harvey-price steel-drumChristine Barba reports for The University of Delaware Review on a music professor who is setting up a steel-drum band in Israel to unite Jewish and Arab students:

Traveling with 24 cases of musical instruments in a foreign country was not an easy feat, says [University of Delaware] Music Professor Harvey Price, upon his return from his trip to Israel. Price boarded the plane to Israel with so many instruments because he is starting a steel-drum band there for Jewish and Arab students.

Since Israel was established in 1948, there has been tension between Jews and Arabs over territory. Price says he started this band because he wanted to unite students from different religious groups and change their outlook toward one another. “It could be a really amazing movement, or it could impact 20 or 30 kids every year, so that would be great too,” Price says. “The idea is to get a group going probably in a year or so that is capable of touring and showcasing the idea that Arabs and Jews can work together and create music. They’ll play concerts in Israel and Europe and the United States.”

Price traveled to a village in the north of Israel in the Galilee region, where the Mar Elias Educational Institution is located, a school known for working with multi-ethnic groups. He says he joined sixth-grade Arab Muslim and Christian students, along with Uri Nadir, a music teacher in Israel, who will continue practicing with the band after he leaves. The Jewish students, who live farther away, will join the group next month, Price says. Currently, their goal is to teach 20 students—10 Arab students and 10 Jewish students—who were selected by teachers in Israel, Price says.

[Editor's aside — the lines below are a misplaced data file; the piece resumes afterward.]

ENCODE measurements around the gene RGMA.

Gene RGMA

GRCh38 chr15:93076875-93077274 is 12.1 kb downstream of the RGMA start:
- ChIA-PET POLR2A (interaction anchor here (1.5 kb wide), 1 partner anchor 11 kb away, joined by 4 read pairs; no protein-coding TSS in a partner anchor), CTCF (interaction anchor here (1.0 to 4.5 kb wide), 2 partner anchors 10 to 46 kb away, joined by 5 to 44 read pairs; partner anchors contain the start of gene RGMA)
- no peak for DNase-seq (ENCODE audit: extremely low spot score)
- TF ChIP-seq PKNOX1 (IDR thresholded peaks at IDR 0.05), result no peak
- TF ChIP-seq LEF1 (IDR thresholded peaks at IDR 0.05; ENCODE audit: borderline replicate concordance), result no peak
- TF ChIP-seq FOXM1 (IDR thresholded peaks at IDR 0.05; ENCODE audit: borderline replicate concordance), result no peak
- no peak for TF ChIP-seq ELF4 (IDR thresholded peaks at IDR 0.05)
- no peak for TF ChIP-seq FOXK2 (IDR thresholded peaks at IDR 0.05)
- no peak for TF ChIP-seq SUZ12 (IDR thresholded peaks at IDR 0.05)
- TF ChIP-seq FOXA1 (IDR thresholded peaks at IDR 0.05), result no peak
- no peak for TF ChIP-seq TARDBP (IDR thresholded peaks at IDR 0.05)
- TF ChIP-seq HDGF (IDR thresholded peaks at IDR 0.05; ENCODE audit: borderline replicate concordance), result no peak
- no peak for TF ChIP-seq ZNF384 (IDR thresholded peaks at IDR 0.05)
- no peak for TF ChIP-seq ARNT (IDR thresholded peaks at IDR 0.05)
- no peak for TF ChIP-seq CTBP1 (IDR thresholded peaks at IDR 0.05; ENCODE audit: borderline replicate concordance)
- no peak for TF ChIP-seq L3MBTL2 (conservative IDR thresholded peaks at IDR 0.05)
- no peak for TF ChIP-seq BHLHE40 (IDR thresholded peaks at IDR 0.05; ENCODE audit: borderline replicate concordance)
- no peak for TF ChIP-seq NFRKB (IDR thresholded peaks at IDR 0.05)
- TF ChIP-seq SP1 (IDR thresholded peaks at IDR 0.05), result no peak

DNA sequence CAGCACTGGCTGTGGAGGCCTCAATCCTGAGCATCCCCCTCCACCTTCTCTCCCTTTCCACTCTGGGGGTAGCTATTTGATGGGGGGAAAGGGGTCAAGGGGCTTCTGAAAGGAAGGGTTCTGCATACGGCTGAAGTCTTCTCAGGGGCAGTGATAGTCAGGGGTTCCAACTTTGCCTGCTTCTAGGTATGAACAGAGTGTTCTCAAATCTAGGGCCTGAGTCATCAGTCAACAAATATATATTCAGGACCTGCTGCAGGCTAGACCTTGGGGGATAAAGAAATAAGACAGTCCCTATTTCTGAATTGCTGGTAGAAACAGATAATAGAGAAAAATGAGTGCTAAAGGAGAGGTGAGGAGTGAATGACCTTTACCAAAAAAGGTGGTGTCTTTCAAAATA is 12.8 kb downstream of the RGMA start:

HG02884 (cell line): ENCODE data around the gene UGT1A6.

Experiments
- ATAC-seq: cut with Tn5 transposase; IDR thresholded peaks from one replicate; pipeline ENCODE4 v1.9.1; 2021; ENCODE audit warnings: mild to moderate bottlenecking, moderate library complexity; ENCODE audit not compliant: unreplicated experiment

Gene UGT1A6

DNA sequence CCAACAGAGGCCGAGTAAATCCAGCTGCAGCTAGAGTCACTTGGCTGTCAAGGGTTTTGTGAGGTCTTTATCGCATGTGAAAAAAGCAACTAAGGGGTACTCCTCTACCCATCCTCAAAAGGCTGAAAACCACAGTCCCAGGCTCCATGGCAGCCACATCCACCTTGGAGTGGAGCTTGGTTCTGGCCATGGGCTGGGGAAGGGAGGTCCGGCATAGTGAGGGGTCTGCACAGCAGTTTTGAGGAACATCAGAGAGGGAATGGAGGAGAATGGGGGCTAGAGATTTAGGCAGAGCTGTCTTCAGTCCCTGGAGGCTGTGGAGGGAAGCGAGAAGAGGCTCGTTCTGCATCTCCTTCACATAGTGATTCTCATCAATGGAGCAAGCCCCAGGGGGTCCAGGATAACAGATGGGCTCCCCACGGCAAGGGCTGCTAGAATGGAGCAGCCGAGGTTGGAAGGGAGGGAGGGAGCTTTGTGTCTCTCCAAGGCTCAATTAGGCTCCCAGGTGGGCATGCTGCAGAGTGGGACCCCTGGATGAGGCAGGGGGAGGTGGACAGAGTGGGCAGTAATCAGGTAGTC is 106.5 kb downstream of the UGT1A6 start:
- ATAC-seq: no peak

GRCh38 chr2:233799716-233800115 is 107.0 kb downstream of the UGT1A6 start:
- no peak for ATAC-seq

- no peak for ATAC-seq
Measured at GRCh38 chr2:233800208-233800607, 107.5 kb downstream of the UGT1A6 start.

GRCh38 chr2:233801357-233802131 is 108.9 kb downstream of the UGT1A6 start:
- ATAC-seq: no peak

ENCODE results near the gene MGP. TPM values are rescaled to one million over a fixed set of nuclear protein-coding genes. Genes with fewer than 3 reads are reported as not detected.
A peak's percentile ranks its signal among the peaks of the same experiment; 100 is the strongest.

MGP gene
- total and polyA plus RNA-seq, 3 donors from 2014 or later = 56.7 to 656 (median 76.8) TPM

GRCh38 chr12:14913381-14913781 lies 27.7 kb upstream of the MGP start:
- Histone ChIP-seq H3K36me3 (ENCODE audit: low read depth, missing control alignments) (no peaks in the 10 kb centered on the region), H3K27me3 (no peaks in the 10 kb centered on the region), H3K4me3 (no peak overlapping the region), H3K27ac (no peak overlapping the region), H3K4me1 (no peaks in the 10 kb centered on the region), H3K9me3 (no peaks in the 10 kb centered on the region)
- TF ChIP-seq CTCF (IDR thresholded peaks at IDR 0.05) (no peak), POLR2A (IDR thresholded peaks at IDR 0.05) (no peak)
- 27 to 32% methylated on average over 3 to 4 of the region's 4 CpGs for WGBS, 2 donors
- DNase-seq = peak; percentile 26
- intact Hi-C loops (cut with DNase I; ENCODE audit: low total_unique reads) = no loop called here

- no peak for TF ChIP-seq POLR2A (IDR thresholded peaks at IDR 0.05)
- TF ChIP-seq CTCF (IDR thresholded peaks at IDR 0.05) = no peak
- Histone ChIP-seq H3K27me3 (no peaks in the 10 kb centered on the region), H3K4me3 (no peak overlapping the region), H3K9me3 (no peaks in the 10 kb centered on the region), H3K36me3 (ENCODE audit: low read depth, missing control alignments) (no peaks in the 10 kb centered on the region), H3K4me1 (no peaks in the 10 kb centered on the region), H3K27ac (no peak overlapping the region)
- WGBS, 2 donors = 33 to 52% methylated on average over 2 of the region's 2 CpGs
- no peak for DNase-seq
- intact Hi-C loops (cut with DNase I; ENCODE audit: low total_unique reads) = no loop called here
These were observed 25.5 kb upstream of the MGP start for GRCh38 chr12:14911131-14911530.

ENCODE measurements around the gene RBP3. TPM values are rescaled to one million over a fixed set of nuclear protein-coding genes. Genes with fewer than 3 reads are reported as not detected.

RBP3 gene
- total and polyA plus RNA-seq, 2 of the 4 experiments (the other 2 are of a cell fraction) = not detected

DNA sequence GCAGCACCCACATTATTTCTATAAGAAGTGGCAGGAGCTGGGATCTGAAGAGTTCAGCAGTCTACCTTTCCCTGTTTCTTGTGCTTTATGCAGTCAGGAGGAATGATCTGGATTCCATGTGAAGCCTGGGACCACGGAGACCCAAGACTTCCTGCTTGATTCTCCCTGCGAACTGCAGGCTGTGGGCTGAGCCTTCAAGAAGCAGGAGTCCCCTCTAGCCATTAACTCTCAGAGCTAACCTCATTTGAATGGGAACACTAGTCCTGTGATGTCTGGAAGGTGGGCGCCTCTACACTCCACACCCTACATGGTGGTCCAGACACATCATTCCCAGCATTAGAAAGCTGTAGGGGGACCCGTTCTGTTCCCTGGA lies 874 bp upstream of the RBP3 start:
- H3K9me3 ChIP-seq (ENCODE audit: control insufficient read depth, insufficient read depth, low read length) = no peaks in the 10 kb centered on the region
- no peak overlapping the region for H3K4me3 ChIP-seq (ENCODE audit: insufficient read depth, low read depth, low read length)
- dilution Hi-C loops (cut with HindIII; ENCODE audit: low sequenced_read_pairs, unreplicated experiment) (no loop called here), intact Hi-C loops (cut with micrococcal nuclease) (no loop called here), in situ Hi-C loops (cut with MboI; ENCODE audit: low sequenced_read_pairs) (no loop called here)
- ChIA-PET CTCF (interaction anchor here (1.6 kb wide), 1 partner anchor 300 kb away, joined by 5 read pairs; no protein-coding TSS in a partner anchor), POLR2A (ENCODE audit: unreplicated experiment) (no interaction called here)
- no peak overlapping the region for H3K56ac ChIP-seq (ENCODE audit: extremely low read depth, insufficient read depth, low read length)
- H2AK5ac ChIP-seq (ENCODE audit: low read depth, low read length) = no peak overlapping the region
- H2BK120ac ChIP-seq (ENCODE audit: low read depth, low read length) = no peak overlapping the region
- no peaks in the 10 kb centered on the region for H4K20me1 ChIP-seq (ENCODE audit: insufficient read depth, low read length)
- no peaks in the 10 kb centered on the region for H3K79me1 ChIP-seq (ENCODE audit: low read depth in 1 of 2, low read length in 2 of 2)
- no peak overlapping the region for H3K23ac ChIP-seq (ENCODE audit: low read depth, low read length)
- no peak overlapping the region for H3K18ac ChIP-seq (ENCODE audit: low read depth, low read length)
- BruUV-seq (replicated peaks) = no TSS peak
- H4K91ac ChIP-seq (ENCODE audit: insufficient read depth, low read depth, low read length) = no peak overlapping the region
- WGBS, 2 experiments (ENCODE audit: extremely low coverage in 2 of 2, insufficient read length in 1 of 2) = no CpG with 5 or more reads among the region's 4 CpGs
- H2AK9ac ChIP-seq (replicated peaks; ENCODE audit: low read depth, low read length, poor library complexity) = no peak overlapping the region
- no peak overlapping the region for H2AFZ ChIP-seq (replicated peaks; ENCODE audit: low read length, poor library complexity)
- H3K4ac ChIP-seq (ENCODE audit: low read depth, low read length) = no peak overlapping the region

Price says he has been to Israel about six to eight times, and he previously created two other youth bands in Israel who also play steel drums. One band is made up of Ethiopian refugees who came to Israel, and the other band is comprised of abused and neglected children, he says.

[. . .] During his trip, Price taught students songs from Trinidad because he said people typically associate music from the Caribbean with the steel drum and also taught students about the history of the steel drum. The students have no prior musical backgrounds, Price says. He says he chose the steel drums because they are excellent teaching tools. “As opposed to a string orchestra where it takes about a year to get a sound out of a violin, with this, you can get a sound out of it immediately, and it’s a really beautiful sound,” Price says. [. . .]

Source: Repeating Islands

For the complete article, go to http://www.udreview.com/mobile/music-professor-develops-steel-drum-band-in-israel-1.3112501.




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